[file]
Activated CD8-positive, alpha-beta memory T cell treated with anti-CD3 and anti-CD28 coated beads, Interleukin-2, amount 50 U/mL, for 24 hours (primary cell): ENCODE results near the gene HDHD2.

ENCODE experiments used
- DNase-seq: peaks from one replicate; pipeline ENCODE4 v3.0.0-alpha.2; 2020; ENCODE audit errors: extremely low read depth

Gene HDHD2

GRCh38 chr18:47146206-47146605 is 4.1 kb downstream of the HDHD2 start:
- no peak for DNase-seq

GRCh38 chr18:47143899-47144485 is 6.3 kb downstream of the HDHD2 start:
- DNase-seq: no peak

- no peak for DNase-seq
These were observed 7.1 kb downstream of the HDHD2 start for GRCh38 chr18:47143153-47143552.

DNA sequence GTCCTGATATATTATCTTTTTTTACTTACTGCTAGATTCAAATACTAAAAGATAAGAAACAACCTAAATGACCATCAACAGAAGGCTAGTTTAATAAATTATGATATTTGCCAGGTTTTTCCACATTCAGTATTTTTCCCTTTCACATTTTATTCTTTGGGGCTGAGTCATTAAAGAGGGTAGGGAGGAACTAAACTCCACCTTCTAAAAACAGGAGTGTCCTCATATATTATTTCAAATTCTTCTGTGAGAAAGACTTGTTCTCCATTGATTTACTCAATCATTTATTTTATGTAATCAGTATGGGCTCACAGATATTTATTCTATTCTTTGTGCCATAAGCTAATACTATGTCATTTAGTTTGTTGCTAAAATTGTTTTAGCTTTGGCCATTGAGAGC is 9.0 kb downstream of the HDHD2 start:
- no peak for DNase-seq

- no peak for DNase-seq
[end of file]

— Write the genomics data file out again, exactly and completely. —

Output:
Activated CD8-positive, alpha-beta memory T cell treated with anti-CD3 and anti-CD28 coated beads, Interleukin-2, amount 50 U/mL, for 24 hours (primary cell): ENCODE results near the gene HDHD2.

ENCODE experiments used
- DNase-seq: peaks from one replicate; pipeline ENCODE4 v3.0.0-alpha.2; 2020; ENCODE audit errors: extremely low read depth

Gene HDHD2

GRCh38 chr18:47146206-47146605 is 4.1 kb downstream of the HDHD2 start:
- no peak for DNase-seq

GRCh38 chr18:47143899-47144485 is 6.3 kb downstream of the HDHD2 start:
- DNase-seq: no peak

- no peak for DNase-seq
These were observed 7.1 kb downstream of the HDHD2 start for GRCh38 chr18:47143153-47143552.

DNA sequence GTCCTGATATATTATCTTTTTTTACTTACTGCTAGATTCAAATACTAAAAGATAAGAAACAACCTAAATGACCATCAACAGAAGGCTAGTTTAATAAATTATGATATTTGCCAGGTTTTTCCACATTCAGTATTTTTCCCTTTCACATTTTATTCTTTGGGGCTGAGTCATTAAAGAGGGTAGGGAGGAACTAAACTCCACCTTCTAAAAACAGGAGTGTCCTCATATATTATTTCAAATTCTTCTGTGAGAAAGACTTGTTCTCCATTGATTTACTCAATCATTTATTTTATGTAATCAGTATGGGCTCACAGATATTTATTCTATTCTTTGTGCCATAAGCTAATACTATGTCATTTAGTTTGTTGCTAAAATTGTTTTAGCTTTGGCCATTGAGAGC is 9.0 kb downstream of the HDHD2 start:
- no peak for DNase-seq

- no peak for DNase-seq